Bullying remains one of the most significant issues educators face daily in the classroom. Teachers and school administrators continually search for effective strategies to prevent teen bullying that typically involves one or more of three core elements: unwanted aggressive behavior, observed or perceived power imbalance and the repetition of bullying behaviors.
Those core elements come from the official definition of bullying determined by the federal government. Federal officials also have conducted research showing alarmingly high bullying rates continue in today’s schools despite decades of focus on the issue. They report that about 20% of students between the ages of 12 and 18 experience bullying, with 19% of those in grades 9-12 reporting that bullying happens on school grounds.
Fortunately, one of the more effective approaches to reducing bullying has emerged in recent years. It involves using social emotional learning teaching strategies to help prevent teen bullying.
What is Social Emotional Learning?
Social and emotional learning (SEL) refers to how children and adults manage their emotions and develop empathy. Students who learn through SEL develop skills to maintain positive relationships, create healthy identities, achieve personal and collective goals and make responsible decisions. SEL also can help students develop better conflict-resolution skills.
Studies have shown SEL improves student academic performance and provides them with valuable life skills. According to the Collaborative for Academic, Social and Emotional Learning (CASEL), SEL “can help address various forms of inequity and empower young people and adults to co-create thriving schools and contribute to safe, healthy, and just communities.”
Using SEL to Prevent Teen Bullying
SEL can play a crucial role in addressing and preventing bullying behavior. SEL can reduce bullying by providing teens with the tools to contribute to a positive and inclusive environment. SEL focuses on improvements in the following areas, all of which help students find better ways to resolve conflicts and reduce bullying incidents:
Empathy and Perspective-Taking
SEL programs often focus on empathy and perspective-taking skills. These abilities enable individuals to understand and share the feelings of others, including those who may be targets of bullying. By promoting empathy, SEL helps students recognize the impact of their actions on others and may discourage them from bullying behaviors.
Bullying often stems from unresolved anger, frustration or other negative emotions. SEL equips individuals with techniques to recognize and manage these emotions. Students can become less likely to engage in impulsive or aggressive behaviors by learning to regulate their emotions.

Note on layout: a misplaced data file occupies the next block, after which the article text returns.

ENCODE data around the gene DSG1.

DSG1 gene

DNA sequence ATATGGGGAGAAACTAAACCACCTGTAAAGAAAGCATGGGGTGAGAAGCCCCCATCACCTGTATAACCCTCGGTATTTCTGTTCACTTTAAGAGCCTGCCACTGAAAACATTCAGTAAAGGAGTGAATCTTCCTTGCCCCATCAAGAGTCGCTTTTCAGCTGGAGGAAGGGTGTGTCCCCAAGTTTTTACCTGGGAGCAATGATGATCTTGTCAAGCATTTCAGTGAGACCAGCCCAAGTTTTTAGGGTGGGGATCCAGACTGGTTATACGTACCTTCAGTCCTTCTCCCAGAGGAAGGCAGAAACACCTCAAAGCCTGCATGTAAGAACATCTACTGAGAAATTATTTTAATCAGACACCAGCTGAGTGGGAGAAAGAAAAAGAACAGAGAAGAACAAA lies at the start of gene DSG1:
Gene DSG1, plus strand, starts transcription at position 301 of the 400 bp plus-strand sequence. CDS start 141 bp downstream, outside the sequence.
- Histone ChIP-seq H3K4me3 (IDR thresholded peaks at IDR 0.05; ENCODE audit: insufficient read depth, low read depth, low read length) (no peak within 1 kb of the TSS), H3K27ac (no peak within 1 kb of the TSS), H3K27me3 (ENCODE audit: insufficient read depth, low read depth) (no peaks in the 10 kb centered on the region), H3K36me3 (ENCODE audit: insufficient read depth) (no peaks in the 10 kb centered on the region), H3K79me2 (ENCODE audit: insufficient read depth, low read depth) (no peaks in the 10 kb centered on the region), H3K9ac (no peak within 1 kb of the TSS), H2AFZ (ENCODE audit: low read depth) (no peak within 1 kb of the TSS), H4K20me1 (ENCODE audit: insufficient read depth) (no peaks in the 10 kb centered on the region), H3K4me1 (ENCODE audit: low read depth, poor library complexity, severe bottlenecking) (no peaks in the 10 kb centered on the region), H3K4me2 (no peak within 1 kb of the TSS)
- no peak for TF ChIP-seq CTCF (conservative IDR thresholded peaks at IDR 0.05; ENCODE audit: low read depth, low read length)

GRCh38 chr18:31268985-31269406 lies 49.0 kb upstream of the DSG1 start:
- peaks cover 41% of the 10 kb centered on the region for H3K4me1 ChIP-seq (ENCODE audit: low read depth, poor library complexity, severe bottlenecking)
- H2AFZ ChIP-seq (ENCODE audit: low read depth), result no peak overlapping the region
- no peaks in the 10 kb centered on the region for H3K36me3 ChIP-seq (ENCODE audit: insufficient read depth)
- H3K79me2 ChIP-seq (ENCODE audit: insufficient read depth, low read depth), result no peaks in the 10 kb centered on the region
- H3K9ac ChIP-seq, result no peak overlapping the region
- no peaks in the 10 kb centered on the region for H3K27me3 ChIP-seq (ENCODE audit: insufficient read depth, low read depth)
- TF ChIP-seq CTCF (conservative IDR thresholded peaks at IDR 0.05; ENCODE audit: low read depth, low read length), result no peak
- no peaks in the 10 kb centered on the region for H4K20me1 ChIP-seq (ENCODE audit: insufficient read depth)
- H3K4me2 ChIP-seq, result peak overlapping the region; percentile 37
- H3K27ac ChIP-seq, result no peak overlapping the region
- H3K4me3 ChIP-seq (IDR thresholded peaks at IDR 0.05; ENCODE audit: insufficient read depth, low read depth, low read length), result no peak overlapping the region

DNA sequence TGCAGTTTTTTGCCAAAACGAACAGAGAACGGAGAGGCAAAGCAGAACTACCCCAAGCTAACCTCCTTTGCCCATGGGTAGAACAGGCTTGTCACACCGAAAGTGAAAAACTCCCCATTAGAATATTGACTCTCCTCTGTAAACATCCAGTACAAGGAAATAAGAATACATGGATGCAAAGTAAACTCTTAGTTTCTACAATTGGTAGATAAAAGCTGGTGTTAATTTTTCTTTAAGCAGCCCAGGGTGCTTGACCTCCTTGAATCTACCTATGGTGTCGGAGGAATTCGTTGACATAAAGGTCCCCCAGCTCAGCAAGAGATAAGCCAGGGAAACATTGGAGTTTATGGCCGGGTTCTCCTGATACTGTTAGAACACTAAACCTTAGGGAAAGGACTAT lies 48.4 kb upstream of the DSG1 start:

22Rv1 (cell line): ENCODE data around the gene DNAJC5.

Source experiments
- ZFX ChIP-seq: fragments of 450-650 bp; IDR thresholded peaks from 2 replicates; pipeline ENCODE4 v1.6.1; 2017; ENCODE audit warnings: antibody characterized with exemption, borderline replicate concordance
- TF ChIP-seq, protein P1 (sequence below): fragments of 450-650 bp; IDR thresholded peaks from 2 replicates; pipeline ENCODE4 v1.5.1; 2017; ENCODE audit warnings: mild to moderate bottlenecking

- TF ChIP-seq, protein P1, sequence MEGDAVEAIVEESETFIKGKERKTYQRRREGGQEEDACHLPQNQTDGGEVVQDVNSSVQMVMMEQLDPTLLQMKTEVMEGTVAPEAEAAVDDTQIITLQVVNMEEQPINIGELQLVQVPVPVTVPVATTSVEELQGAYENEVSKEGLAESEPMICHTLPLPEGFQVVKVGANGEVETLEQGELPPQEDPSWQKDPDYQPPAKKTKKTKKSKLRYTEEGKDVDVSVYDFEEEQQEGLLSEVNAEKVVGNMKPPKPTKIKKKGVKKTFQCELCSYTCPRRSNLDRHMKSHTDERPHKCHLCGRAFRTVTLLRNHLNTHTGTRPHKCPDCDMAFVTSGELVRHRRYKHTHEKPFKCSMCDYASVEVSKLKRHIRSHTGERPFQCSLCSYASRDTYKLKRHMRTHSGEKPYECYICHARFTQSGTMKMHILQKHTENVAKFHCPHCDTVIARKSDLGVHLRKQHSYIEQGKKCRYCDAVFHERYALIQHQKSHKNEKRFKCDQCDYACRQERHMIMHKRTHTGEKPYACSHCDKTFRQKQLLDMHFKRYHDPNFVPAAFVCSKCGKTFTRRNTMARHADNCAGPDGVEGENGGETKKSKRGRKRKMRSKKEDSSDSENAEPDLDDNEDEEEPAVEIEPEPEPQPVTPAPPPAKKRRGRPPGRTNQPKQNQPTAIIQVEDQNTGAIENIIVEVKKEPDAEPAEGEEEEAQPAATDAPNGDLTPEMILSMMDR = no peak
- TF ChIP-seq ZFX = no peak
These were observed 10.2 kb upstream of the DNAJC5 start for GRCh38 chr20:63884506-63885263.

SEL fosters positive relationships and social skills. Through SEL, people learn how to communicate effectively, resolve conflicts peacefully and collaborate. By nurturing healthy relationships and a sense of belonging, SEL helps create a supportive social environment where bullying is less likely to occur.
SEL promotes responsible decision-making by encouraging students to consider the consequences of their actions—not only on others but on themselves. This includes understanding the impact of bullying behaviors and choosing more constructive ways to resolve conflicts and express emotions. By cultivating personal responsibility, SEL helps individuals make choices that contribute to a safe and respectful environment.
Fresno Pacific University’s SEL Courses for Educators
Fresno Pacific University offers a course on Addressing Bullying & Aggression for SEL as part of its continuing education courses designed for educators. Teachers can take the course as a standalone or use the credits to earn a Social Emotional Learning Certificate from Fresno Pacific University. In either case, credits earned in the course can serve as professional development credits many states require to maintain a teaching license.
The course also expands teachers’ knowledge of the uses of SEL, focusing on the five fundamental competencies of SEL: self-awareness, self-management, social awareness, relationship skills and decision-making. Teachers address self-regulation, frustration tolerance, aggression, passivity and responses to life’s challenges and difficulties.
By the end of the course, teachers can recognize and respond to students who experience violence and aggression at school or home. They can identify and develop appropriate responses to students who display excessive aggression and violence when faced with conflicts and challenges.
Educators also learn how physical abuse, sexual abuse and neglect can impact developmental, social and academic functioning. They also learn how to create strategies for prevention, intervention and support measures in the classroom.